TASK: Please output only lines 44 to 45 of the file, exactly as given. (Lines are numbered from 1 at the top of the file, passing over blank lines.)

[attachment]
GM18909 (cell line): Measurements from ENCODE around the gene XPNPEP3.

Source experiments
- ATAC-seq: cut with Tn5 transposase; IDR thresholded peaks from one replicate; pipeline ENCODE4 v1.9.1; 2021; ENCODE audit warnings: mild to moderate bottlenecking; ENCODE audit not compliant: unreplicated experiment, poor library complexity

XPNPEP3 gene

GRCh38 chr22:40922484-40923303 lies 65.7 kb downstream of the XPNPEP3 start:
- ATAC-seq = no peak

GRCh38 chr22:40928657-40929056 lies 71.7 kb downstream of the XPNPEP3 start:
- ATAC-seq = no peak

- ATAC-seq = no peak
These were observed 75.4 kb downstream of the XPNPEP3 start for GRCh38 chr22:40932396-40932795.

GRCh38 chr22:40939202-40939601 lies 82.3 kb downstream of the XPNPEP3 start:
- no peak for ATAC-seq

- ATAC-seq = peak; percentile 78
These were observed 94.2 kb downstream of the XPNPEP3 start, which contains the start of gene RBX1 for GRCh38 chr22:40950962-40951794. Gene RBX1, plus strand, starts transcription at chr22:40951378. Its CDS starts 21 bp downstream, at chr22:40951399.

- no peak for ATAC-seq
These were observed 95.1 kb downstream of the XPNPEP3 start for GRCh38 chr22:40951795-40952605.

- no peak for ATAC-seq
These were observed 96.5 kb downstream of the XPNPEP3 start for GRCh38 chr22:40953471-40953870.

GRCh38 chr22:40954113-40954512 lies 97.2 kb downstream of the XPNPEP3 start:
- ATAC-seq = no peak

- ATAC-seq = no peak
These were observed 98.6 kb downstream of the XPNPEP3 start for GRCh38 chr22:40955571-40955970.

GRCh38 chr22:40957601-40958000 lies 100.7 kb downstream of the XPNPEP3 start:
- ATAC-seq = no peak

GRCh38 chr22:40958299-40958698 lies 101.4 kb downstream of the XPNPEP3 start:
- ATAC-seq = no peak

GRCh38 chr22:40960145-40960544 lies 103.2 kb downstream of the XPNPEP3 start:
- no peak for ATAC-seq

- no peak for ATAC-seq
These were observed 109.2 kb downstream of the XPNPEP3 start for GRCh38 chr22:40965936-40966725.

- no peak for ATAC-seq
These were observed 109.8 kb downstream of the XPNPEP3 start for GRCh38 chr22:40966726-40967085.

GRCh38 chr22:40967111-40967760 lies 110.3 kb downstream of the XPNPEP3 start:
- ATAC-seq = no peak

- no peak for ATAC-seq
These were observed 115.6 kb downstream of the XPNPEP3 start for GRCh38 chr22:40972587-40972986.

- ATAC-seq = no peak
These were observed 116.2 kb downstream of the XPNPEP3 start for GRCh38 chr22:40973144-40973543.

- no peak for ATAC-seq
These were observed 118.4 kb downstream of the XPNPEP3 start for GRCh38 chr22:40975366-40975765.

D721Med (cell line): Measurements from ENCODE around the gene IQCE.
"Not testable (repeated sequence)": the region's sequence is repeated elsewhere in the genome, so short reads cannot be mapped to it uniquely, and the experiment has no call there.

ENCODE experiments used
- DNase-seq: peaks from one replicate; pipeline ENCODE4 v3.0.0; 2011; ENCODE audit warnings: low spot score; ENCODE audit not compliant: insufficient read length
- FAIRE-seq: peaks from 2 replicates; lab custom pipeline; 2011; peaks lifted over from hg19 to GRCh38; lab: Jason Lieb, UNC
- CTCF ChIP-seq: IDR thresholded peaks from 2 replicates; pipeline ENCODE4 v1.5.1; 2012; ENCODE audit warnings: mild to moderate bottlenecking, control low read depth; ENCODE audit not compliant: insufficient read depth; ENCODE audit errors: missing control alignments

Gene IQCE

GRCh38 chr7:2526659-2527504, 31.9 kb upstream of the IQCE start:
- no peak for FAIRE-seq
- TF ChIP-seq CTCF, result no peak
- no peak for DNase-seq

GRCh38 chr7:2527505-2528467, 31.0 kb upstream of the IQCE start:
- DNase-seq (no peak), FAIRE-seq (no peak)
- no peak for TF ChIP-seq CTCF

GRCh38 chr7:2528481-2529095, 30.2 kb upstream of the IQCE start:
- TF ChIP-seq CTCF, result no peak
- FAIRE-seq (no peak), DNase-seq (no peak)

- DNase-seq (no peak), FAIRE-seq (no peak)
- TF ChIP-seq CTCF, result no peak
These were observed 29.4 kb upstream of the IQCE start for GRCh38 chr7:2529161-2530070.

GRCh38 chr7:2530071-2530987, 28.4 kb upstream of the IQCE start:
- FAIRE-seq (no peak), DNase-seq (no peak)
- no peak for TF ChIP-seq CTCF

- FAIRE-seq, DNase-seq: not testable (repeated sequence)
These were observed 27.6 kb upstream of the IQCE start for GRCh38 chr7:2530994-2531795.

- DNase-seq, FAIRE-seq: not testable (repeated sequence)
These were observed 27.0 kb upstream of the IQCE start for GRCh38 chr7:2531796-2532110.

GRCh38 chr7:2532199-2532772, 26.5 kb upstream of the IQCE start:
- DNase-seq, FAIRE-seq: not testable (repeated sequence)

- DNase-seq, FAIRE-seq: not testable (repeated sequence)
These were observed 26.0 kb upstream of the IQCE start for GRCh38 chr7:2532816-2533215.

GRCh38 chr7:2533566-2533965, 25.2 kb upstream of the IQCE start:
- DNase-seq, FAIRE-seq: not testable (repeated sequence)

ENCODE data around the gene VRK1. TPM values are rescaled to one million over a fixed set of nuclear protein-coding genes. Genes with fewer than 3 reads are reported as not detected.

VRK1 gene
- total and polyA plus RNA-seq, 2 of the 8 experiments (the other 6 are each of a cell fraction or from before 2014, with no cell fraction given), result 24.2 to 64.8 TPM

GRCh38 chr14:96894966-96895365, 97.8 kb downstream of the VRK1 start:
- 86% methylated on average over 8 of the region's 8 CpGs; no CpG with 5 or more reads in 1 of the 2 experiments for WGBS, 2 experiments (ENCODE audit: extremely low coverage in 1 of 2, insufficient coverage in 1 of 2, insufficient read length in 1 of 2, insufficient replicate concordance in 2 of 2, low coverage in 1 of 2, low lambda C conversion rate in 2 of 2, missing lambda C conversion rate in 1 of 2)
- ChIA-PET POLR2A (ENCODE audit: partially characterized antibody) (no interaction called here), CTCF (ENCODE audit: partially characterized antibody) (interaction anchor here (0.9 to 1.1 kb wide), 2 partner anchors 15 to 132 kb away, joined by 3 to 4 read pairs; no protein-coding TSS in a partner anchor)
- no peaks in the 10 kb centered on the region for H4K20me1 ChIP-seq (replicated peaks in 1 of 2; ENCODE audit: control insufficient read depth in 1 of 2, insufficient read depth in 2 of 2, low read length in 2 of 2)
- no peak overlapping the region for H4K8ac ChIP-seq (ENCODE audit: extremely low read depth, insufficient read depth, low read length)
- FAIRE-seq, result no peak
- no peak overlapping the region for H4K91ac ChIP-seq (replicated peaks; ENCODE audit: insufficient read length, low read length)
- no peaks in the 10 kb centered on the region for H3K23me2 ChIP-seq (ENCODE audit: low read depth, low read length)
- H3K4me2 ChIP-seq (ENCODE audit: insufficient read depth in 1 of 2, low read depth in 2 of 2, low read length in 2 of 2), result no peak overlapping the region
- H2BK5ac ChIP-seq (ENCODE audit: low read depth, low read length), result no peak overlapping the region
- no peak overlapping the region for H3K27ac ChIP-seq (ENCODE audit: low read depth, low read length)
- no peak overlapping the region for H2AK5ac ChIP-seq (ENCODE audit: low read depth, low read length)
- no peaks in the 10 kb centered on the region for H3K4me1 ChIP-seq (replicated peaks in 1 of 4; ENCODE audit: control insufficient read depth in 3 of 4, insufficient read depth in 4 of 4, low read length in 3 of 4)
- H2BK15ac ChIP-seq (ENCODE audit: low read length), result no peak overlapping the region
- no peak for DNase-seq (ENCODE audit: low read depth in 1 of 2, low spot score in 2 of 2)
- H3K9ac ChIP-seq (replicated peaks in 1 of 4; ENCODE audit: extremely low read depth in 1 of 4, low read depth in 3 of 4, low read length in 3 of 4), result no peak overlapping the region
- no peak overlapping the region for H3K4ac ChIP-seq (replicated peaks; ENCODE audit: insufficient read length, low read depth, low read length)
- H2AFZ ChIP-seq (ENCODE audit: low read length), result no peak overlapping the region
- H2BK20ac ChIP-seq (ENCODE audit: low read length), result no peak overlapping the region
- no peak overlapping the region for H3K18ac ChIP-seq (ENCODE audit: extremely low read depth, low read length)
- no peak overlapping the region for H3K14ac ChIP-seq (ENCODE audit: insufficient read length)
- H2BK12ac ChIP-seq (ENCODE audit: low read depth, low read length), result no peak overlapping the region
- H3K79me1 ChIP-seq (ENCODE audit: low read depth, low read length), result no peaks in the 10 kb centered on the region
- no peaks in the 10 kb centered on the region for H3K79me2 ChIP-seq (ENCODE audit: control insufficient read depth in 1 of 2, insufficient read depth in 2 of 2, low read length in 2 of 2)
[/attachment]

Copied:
- DNase-seq: peaks from one replicate; pipeline ENCODE4 v3.0.0; 2011; ENCODE audit warnings: low spot score; ENCODE audit not compliant: insufficient read length
- FAIRE-seq: peaks from 2 replicates; lab custom pipeline; 2011; peaks lifted over from hg19 to GRCh38; lab: Jason Lieb, UNC